The Reserve Bank of India’s website is a goldmine of data. Every day, every week, every month, it publishes data covering different aspects of the economy. These may look like just a jumble of numbers, but can provide deep insights into the shape of the economy.
One of the data published every month is credit data—how much banks lend money to Indians from different sectors.
Data is divided into two parts: money lend to the food sector and non-food-related sectors. Compared to last year, banks gave out 8.3% more money to non-food sectors compared to last October. This is good news—any lending activity suggests the economic engines are working. Even for food-related sectors like agriculture, credit grew by 11.1% in October 2015.
However, there is a downside to this data: The growth in non-food credit has been slower than last year’s 11.1%. The slowdown in growth was sharper for the food-related sectors. In October 2014, credit jumped a good 20.3%. This marks a continuation of the slowdown in credit growth—a trend that has been in place for the past few years. This has worried experts, who feel the slow credit growth is a reflection of the slow economic growth. This is one reason why many find it hard to believe the 7.4% growth in the economy.
The trend can be seen in both the services as well as manufacturing industries. Banks lent 6.8% more money to the services industry while credit to the manufacturing industry grew 4.6% in October 2015. This is lower than the 6.8% growth in Services credit and 7.8% rise in Industry credit last year. If you notice, the growth is lower in the Industry segment. This also shows that the services sector has been growing faster than the manufacturing industry.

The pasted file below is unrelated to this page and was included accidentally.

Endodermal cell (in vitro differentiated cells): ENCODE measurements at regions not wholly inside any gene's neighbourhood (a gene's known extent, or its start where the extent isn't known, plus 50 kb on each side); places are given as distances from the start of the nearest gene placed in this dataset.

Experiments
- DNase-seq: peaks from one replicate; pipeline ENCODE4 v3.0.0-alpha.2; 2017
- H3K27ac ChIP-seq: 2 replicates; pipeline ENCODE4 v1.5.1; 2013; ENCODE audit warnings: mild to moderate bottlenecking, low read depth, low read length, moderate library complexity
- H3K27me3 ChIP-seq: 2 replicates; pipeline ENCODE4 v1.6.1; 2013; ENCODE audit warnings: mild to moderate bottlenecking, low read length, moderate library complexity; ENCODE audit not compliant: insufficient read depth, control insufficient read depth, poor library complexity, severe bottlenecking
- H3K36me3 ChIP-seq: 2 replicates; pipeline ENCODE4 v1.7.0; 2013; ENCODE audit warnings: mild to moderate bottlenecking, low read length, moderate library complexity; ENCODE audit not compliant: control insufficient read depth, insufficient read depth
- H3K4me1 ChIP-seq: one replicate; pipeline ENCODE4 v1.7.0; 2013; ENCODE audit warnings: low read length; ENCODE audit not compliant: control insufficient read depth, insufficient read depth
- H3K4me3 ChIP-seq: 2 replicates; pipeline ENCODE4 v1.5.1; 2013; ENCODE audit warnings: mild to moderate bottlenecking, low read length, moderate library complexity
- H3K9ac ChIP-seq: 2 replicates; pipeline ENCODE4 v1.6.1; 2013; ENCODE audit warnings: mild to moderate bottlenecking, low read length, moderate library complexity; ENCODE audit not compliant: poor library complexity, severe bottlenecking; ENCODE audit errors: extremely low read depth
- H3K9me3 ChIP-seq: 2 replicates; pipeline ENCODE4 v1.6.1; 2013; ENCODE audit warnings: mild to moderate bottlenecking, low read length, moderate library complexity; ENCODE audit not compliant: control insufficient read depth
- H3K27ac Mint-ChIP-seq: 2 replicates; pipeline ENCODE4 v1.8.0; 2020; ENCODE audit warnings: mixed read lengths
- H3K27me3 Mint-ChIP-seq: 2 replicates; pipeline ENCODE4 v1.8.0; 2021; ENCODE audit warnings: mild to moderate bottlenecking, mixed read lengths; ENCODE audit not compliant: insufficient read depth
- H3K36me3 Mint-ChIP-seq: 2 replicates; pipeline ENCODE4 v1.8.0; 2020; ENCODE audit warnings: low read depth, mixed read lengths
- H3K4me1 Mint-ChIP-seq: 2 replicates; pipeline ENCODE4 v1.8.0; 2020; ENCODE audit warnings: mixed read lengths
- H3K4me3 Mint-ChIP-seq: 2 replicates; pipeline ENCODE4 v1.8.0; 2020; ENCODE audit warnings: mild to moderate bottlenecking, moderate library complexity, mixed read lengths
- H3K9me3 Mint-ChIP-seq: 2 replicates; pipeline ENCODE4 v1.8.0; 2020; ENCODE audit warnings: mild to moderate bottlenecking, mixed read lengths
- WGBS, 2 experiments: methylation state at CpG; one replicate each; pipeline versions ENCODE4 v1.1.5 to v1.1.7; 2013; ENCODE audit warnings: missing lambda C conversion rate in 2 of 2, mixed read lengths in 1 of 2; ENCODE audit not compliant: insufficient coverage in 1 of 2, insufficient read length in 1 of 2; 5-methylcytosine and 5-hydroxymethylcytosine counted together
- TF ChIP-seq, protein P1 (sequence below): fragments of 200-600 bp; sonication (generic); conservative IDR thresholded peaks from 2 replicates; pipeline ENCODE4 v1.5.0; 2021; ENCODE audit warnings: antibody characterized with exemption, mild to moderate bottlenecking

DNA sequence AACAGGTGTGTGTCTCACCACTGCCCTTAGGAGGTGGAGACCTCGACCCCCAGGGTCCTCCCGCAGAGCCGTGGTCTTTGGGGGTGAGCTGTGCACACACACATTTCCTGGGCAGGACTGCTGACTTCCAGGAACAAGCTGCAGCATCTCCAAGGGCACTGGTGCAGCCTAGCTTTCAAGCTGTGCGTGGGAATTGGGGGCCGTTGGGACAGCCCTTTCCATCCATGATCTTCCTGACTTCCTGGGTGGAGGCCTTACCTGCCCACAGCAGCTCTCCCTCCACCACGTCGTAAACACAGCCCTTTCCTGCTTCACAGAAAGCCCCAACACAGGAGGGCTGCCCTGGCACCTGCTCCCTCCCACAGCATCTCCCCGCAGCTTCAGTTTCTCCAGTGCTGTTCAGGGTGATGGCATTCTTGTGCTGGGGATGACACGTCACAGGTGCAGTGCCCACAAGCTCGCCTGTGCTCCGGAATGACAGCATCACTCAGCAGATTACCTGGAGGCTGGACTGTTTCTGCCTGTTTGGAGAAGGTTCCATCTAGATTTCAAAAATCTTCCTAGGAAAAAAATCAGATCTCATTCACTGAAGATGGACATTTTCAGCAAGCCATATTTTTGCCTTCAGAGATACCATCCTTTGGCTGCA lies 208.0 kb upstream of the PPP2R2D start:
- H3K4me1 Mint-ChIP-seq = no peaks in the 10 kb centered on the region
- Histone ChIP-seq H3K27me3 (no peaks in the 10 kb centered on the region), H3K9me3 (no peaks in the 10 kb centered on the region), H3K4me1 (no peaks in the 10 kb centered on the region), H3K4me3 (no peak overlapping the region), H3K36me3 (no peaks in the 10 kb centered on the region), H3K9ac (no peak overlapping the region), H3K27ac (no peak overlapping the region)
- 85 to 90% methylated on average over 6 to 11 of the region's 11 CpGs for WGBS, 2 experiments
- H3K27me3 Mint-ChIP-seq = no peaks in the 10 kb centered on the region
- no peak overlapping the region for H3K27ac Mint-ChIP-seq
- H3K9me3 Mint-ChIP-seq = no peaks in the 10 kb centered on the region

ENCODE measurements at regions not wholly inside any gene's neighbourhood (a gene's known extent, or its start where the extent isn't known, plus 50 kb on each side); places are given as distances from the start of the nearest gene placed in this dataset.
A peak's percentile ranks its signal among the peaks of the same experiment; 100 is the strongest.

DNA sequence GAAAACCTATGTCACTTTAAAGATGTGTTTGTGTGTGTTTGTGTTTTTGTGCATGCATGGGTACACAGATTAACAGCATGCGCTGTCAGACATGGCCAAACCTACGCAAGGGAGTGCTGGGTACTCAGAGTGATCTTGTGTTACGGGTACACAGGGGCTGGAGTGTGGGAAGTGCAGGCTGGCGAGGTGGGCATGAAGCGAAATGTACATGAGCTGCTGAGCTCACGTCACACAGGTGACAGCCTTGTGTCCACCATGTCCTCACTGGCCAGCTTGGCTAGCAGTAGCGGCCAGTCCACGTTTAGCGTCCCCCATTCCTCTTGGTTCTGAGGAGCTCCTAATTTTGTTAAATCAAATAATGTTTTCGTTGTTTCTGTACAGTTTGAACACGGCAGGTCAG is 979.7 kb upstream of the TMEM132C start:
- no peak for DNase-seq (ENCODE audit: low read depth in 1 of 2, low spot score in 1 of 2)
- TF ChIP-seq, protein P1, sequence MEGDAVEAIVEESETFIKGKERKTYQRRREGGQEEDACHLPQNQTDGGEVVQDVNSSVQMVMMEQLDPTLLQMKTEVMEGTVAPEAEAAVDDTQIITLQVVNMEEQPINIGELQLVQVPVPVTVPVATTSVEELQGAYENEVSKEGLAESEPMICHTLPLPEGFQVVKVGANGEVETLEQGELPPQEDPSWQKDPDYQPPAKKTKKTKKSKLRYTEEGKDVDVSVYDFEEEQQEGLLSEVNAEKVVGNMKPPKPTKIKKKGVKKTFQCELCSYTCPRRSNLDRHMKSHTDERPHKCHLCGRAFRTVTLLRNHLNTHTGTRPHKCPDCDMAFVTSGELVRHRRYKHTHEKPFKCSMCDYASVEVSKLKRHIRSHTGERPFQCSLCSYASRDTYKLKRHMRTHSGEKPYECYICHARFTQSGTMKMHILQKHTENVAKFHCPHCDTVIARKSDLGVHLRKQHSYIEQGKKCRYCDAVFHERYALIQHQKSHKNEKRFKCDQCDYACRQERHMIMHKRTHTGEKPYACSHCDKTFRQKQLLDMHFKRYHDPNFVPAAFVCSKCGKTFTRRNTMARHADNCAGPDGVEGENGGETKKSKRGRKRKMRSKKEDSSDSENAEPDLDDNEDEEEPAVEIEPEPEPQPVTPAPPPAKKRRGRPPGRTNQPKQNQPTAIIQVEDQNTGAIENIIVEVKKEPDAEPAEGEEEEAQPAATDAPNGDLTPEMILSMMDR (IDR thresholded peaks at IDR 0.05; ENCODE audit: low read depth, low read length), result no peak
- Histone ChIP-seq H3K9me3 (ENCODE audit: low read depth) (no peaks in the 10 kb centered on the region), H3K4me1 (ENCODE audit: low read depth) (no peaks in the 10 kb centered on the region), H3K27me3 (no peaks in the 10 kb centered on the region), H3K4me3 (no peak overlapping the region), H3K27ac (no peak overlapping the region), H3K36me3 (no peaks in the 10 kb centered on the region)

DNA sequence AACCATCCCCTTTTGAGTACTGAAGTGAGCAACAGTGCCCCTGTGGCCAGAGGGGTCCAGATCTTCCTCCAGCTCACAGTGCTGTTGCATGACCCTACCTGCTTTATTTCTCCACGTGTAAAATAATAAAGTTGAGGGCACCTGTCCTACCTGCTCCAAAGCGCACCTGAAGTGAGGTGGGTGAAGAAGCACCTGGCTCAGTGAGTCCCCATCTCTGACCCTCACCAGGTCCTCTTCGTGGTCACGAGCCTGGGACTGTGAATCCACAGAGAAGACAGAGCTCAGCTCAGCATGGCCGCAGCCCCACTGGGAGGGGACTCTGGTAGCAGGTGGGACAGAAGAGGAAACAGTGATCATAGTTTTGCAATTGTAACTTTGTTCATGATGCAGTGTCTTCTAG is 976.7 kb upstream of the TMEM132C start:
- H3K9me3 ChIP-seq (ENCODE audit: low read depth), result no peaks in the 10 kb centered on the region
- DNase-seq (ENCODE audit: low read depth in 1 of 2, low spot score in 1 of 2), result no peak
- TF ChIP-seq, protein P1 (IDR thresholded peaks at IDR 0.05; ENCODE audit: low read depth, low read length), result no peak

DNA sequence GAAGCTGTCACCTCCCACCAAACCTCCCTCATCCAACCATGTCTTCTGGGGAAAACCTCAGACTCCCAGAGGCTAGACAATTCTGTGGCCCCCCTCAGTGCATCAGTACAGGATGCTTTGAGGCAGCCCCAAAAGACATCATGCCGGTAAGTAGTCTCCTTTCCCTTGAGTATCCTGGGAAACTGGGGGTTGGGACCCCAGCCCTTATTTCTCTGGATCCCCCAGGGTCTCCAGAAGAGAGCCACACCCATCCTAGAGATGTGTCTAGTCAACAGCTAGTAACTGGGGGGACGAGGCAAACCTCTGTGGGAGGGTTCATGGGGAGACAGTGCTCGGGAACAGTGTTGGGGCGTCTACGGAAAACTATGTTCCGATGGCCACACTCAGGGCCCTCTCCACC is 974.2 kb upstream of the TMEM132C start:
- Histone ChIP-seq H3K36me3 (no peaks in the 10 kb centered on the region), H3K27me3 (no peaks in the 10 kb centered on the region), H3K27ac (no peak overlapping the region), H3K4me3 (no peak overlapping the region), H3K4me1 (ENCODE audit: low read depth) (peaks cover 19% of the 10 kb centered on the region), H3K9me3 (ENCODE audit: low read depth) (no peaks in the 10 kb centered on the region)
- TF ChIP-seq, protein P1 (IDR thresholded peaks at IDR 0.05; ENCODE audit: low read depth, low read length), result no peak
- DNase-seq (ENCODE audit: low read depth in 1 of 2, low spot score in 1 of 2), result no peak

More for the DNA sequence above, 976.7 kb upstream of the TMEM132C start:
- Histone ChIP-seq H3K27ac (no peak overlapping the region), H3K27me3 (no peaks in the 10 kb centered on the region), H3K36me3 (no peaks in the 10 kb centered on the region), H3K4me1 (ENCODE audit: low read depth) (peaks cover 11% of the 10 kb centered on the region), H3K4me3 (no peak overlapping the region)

What’s worrying is that the slowdown in credit growth has not been limited to a single sector. It’s across board. “Deceleration in credit growth to industry was observed in all major sub-sectors barring chemical and chemical products and vehicles, vehicle parts and transport equipment,” the RBI report said.
Indians borrowed more money in October 2015. “Personal loans increased by 16.9% in October 2015,” the RBI report said. The good news is that this growth is slightly higher than the 16.7% increase in October 2014. This could suggest the start of a pickup in consumer demand – one of the key necessities for economic growth.
You can get the RBI data here: Read more
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